Saturday, February 09, 2008

I was out all day; the first part of it at a fairly informal gathering of catechists and parents who want to promote Eucharistic adoration for children. Father Antoine Thomas of the Community of St. John gave a talk explaining the origins of his now 12 years of leading groups of children, even tiny children, in prayer before the Blessed Sacrament. It all comes down to modeling prayer before the children: showing them how Catholics pray. I spoke for a few minutes, mostly telling the back story of my book "Come to Jesus!" and what this has to offer, especially for the 7-11 age group. Here in the Archdiocese of Chicago, Cardinal George has already responded to the December 8 request from the Vatican to appoint a priest full-time to promote Eucharistic adoration.
After the presentations, I ran some errands. As I was picking up a few staples for my community, an elderly gentleman approached me. Near his side was a younger man in an electric cart, his son. The older man, close to eighty, spoke only Spanish, which I struggled to understand. (I speak Italian, so it's close, but...) From what I gathered, the boy's mother abandoned the family, unable to parent a severely handicapped child. And now that the boy is an adult, his elderly father is finding it impossible to support him, but he does not know how to navigate the social service agencies that could help. All he wanted was for me to pray for him. (Please join me in this: for Pedro and "Pedrito.") Only later did I realize that the two were in the store to make a meal of the samples being offered there; their shopping cart was empty. Hopefully, a Spanish-speaking contact (God bless you, Juan) will be able to find someone who will be in a position to guide the two Pedros to address their needs.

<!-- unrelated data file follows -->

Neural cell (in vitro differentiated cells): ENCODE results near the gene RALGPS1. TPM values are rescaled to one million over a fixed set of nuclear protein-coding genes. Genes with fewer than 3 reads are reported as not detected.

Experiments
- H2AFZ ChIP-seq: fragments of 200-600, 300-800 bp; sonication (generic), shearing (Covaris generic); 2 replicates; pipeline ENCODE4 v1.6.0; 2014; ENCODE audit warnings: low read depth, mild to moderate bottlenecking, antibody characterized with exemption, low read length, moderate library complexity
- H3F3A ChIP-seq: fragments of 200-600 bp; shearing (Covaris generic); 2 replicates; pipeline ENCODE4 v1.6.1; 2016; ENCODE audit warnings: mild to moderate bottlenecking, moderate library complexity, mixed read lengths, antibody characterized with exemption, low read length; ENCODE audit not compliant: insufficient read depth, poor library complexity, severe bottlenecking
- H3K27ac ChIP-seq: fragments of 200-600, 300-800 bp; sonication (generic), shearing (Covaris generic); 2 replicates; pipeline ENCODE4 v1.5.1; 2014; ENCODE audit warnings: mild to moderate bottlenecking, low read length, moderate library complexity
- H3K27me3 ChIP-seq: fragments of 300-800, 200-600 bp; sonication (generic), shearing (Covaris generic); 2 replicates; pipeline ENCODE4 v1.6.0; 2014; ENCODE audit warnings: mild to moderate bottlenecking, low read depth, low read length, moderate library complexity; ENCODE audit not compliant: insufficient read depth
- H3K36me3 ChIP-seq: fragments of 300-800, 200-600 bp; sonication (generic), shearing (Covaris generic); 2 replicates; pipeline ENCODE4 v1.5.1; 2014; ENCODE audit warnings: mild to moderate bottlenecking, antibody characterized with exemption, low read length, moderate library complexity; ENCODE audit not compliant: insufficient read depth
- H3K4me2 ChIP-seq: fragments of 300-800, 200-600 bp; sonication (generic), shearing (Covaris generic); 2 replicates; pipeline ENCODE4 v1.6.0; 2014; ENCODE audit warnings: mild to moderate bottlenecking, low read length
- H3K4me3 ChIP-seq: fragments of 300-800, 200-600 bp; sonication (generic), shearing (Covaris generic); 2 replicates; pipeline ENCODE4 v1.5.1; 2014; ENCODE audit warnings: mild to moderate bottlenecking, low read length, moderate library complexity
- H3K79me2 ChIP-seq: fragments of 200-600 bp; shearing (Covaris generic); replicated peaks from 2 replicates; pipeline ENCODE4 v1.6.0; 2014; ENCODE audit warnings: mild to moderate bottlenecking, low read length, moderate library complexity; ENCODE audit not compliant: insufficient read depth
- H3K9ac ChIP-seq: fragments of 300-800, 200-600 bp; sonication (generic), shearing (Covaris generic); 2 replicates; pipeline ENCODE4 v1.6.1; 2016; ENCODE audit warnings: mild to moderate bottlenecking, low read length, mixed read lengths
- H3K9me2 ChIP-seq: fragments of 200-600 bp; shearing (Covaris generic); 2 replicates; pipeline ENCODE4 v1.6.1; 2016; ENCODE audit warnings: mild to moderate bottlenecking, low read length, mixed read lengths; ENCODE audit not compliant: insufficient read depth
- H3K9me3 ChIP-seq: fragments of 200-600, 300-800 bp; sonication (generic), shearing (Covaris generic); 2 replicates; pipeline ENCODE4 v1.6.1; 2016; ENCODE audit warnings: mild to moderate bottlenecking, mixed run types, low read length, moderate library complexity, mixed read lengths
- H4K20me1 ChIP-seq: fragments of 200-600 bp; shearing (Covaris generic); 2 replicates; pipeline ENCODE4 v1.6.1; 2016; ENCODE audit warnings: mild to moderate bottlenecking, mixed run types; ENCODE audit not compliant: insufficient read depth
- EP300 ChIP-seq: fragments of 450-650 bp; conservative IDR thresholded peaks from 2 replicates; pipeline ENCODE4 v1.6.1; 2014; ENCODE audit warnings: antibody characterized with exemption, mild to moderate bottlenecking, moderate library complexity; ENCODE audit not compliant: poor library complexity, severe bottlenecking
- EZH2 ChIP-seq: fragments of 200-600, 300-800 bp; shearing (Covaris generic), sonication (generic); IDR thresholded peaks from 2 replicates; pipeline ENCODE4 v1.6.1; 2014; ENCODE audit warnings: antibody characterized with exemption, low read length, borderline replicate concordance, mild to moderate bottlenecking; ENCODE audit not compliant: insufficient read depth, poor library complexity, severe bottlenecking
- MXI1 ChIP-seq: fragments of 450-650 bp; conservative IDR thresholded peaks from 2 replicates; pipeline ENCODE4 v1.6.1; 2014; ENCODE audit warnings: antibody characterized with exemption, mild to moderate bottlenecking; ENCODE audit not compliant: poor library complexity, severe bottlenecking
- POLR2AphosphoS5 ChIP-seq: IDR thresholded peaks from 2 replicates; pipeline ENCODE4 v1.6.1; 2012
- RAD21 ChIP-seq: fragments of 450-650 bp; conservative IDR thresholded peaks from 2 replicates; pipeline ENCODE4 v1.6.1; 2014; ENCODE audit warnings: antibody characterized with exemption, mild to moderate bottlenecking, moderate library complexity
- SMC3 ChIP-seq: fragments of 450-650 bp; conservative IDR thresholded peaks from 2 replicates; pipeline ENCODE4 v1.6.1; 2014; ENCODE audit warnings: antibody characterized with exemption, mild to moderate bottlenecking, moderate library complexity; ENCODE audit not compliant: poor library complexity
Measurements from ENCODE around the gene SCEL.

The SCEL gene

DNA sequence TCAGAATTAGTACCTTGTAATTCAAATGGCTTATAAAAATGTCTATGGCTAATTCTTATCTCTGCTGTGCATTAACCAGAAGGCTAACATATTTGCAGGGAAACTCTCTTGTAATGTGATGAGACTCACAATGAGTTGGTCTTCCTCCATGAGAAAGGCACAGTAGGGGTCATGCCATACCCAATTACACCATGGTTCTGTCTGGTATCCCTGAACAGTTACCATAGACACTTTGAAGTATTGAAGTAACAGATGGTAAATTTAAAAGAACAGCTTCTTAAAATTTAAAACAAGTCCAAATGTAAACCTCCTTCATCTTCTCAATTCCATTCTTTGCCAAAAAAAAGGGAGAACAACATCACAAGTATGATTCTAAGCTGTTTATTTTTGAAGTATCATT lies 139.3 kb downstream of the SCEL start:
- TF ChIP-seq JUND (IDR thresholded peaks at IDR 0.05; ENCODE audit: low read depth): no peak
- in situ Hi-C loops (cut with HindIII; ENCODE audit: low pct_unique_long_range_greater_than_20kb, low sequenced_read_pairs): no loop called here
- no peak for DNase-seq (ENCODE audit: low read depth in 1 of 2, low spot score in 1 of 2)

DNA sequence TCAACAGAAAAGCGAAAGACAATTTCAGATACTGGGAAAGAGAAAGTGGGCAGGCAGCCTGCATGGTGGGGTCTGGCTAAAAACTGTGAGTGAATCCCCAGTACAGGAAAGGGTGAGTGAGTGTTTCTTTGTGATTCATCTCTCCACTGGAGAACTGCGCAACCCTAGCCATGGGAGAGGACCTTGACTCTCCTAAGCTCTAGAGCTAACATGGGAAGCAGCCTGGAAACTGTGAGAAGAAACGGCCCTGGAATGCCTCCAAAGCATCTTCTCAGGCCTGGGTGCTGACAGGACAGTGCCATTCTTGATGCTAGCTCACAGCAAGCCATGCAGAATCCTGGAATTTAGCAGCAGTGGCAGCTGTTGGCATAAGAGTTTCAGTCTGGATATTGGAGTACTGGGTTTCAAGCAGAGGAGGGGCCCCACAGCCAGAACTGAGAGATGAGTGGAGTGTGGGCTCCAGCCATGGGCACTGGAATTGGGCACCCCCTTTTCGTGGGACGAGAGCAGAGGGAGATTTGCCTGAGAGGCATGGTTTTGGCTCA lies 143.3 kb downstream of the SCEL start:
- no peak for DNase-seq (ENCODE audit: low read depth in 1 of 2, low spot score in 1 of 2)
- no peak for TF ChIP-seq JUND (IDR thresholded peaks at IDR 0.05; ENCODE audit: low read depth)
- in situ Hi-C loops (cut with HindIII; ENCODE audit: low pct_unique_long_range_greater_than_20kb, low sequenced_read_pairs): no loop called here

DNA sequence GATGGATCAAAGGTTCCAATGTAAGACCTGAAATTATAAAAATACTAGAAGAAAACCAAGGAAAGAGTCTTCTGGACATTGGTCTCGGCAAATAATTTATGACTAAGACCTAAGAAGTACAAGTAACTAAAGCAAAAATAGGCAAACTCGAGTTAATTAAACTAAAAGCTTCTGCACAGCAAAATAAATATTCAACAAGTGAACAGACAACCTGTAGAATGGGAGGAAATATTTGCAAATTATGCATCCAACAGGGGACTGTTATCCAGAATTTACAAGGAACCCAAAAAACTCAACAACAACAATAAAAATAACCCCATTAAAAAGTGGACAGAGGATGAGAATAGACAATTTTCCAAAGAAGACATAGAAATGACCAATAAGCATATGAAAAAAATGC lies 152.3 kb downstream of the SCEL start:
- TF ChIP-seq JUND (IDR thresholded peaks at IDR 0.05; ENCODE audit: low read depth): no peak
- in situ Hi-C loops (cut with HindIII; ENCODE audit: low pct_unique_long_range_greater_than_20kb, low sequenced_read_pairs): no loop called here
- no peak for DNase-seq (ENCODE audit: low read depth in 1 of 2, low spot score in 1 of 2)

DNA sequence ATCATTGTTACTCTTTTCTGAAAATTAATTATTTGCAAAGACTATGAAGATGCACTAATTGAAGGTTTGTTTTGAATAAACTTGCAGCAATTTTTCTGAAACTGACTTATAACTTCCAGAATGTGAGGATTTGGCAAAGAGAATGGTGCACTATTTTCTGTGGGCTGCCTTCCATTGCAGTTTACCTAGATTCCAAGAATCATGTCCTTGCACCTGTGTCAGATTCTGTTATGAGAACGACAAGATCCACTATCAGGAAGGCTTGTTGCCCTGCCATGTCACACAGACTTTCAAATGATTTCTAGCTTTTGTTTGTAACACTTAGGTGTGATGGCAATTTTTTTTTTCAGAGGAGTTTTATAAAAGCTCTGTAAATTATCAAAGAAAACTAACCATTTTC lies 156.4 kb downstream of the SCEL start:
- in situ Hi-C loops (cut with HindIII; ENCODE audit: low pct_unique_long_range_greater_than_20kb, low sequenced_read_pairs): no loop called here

Driving home (traffic!!!), I couldn't help but connect the two parts of the day: the earlier session, discussing what comes down to the Church's contemplative life, and the afternoon encounter, which expresses the need for an active commitment, as well. When Eucharistic spirituality really takes hold of people, they don't stay in Church all day. Jesus sends them out, as Teresa of Avila said, to be his hands. Our Founder used to say that St. Paul's heart blazed with a twofold flame: love of God and love of neighbor. But love of neighbor can quickly burn out if it is not part of the love of God. The Pedros of the world need us to be Eucharistic, contemplative people.

4 comments:

Fred said...

Sister Anne,
If you know how to contact los Pedros, please let me know and we can send someone from one of our Chicago churches to help, if your contact, Juan can't help, surely we can find someone who can.
Let me know...
Father Fred, CMF

Anonymous said...

Father Fred, you are the embodiment of Love of God and Love of Neighbor.

Fred said...

Dear Anonymons,
Thanks for the kind words. Our parents taught my brother and me to alwayw look out for the other guy...a lesson reinforced by the priests, nuns and brothers so that it became a way of life...And, of course, it's the hallmark of our faith and promise to follow Jesus.
I appreciate your thoughtfulness.
Father Fred, CMF

Anonymous said...

My thoughts are with the two Pedros. I would like it very much if a follow up on their situation would be forthcoming.